A considerable number of companies have adapted the Guaranteed Availability pattern in recent years. IBM, the American producer of hardware, software and infrastructure, is responsible for many IT inventions and business innovations, offering a wide variety of products and services in the field of communications and information technology. The rapid fall in computer pricing in the 1990s put the company in serious financial trouble, and its difficulties peaked in 1992 when the company reported historic US 1.8 billion loss. To ensure the company’s survival, then-CEO, Lou Gerstner, undertook the company’s conversion from a straight product vendor to a solution-oriented service provider. In the PC division that resulted in giving up the old hardware-focused business in favor of Guaranteed Availability solution to the clients, and in fact IBM became responsible for maintaining the infrastructure of banks, businesses and other types of organizations. Such change of approach gave IBM much more flexibility and liquidity, independence within very competitive computer market. Nowadays it is again a high profitable corporation that makes 20% of its profits from hardware sales.
Other good example of Guaranteed Availability pattern is construction service company Hilti(Liechtenstein), ten years ago it launched Hilti Fleet Management scheme for hammer drills. Hilti’s role in fleet management is managing, repairing, maintenance of tools that acquired by customers. In case of tool damaging, Hilti repairs it or replace with other one. For client, this is a very profitable to have possibility to switch damaged tools in a brief period without any problems, that is crucial for construction industry especial where companies have budgets and plans that aren`t very flexible.
MachineryLink is an American company that offers IT and “hard” solutions for rent in the agriculture businesses. Customers rent harvesters and farming equipment and get access to the FarmLink analytics service, this service gives current harvest information about weather, crop conditions, prices on the market and trends. With MachineryLink rental services, customers can spend their capital more efficiently, because harvesting equipment is much cheaper to rent then buy it on its own due to Depreciation and low liquidity. All that information gives us a clear insight why MarchineryLink is a leading harvester provider in USA.
Many entrepreneurs are aware of shift from vendor market to buyer market with following changes in business processes. The “Push to Pull” model focuses on the power of customer, making it central to all decisions within the enterprise, even R&D, production, sales, marketing, logistics and more.
We can imagine the customer who pulls the rope that sets all company processes into motion and shape product. This is an absolute contrast to the push strategy, that use “make-to-stock” approach. If company wants to adapt for Pull strategy, it should have flexible value chain. And in a result inventory costs will fall and unprofitable activities will be eliminated. The most difficult is to shape production processes in an efficient way to produce what customer want as fast as possible and with the lowest costs. A pull strategy can be applied to the other processes of a business, product development processes as example. Engineer-to-order projects and innovations are the ways to satisfy the customer at the earliest phases of development without any third parties. Other example is when customers often asks for a service or a good that isn`t present yet, exploiting of that can be considered as pull strategy again.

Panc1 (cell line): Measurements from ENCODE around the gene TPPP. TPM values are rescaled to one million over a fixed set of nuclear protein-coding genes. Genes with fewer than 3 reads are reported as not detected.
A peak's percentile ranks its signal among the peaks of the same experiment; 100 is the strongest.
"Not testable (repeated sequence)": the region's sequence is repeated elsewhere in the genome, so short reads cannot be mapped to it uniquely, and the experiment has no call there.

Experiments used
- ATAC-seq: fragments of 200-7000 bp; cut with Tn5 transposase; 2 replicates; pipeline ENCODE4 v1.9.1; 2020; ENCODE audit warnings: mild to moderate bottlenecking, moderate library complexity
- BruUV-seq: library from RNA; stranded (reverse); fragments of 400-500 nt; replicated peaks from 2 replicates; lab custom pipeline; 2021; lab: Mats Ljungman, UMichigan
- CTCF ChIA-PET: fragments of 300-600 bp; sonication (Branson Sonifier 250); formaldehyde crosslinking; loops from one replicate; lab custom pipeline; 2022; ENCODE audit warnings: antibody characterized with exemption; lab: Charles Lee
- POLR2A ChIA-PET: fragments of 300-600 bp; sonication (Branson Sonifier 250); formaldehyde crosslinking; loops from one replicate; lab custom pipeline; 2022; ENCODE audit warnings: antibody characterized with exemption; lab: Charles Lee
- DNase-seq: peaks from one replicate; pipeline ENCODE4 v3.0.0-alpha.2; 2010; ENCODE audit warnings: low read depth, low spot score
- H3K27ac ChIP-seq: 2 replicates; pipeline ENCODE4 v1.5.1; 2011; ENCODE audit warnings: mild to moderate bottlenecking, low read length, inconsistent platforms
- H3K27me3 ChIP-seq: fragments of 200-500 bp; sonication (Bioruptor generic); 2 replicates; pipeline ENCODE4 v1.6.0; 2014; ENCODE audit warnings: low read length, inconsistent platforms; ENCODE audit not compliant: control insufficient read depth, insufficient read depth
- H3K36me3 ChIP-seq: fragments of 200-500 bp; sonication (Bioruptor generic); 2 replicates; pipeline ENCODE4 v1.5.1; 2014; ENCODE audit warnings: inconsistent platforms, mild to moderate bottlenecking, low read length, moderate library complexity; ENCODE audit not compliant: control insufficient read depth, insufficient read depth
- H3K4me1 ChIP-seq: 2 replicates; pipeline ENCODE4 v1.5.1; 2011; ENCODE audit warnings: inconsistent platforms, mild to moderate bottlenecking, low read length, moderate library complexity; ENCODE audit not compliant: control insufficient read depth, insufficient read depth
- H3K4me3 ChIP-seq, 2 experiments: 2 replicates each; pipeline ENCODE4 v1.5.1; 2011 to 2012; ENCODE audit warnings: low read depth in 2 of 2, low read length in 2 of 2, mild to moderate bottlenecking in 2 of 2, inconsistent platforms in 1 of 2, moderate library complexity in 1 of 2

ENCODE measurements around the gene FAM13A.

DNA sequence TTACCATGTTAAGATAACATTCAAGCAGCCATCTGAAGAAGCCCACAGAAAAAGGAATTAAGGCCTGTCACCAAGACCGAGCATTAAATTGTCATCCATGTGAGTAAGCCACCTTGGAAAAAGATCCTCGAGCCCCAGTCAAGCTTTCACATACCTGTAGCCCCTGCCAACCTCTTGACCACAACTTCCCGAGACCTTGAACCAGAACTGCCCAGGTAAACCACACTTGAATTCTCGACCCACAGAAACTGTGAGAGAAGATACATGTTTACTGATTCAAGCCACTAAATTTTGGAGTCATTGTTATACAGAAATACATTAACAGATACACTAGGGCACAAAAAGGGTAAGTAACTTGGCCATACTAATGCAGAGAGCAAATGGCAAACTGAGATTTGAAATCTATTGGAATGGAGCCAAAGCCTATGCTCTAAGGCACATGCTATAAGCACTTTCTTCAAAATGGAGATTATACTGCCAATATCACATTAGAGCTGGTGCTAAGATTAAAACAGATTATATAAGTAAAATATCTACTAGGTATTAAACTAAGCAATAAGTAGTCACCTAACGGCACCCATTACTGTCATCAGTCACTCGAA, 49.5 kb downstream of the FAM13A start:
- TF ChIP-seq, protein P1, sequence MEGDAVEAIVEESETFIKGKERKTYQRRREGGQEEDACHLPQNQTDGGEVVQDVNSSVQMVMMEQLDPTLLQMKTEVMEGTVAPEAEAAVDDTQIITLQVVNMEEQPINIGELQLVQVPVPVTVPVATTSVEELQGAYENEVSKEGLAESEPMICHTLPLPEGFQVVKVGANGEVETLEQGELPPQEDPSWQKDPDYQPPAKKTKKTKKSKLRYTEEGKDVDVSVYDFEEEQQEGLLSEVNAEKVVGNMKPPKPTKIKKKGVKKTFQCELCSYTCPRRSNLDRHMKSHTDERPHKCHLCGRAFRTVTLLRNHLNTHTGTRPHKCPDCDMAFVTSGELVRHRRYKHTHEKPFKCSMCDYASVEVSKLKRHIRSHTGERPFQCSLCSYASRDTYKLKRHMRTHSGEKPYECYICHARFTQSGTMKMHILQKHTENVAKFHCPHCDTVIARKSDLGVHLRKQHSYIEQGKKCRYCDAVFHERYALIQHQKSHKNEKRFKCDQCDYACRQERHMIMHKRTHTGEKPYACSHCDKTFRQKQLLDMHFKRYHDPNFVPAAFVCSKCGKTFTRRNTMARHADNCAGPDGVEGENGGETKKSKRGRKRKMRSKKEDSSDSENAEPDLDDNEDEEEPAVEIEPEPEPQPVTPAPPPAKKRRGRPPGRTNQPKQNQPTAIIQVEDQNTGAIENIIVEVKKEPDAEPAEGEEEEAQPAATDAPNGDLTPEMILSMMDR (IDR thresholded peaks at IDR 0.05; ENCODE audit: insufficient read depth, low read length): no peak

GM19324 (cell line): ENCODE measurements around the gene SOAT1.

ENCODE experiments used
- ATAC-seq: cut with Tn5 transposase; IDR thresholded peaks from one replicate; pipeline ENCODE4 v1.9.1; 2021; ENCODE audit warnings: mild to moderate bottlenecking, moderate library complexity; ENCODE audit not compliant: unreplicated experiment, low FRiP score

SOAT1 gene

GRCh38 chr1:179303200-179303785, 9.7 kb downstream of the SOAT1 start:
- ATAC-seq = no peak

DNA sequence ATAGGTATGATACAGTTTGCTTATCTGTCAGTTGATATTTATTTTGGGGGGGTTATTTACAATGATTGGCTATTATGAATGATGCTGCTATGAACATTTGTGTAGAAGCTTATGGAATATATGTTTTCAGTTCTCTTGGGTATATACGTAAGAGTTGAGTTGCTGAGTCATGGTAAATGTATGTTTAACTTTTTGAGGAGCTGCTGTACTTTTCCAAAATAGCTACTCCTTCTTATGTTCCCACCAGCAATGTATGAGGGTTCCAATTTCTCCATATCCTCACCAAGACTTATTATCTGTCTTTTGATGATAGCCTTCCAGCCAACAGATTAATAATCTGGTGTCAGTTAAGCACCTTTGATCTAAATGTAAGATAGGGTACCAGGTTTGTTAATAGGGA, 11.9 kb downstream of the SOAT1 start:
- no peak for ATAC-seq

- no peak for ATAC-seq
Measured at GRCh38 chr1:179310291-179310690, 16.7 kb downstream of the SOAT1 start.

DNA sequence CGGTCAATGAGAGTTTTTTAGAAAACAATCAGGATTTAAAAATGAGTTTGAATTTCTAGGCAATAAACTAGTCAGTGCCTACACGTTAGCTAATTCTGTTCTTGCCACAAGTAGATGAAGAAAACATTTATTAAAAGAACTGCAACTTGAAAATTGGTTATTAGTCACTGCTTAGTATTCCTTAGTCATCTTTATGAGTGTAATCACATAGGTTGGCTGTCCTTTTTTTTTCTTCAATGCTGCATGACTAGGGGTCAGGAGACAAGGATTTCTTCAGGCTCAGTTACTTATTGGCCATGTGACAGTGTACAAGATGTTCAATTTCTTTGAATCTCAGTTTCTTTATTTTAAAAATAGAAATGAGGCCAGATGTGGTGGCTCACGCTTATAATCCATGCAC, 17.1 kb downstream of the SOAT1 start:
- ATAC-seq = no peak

The term “Push and Pull” developed in logistics and supply chain management. Toyota is active user of pull strategy in production and logistics. During Second World War, Toyota developed a production system that was a key why company became one of the world biggest car manufacturers. In 1940s Japanese economy had very low domestic demand and massive shortages of resources. The solution was to produce goods as efficiently as possible. The Toyota Production System adapted the Supermarket model to set off demand-driven production, shifting the inventory on demand that resulted in reduction of inventories stocks to the minimum. The decision to introduce the Toyota Production System obliged company to reorganize its all entire value chain in way to reduce waste and costs, but to maintain and maximize the customer focus. Strategies such as just-in-time production, minimizing of cycle times, reducing inventory by applying Kanban, TQM were central to customer-oriented manufacturing. In a result Toyota can react rapidly to change in customer trends and market fluctuations. As far as Toyota produces only what customer order, each production step is initiated one by one the entire process starts just after customer order. In addition, the reduction of inventory costs allows to allocate capital more efficiently.
The Toyotas model with all its instruments and methods was tested with time and was fairly valued by many other manufacturers that adapted it for themselves. As example, Volvo with its Volvo Production System and BMW with production of its models.
Ingredient Branding is a branding of a product that can be bought just as an ingredient of another product. And ingredient cannot be bought individually. The ingredient is advertised as a notable feature of the final product. The target goal is to make customer see the brand within the brand of the final product. The brand awareness created in such way decrease chance of substitution by other manufacturers and gives bargaining power in dealing with end product producer.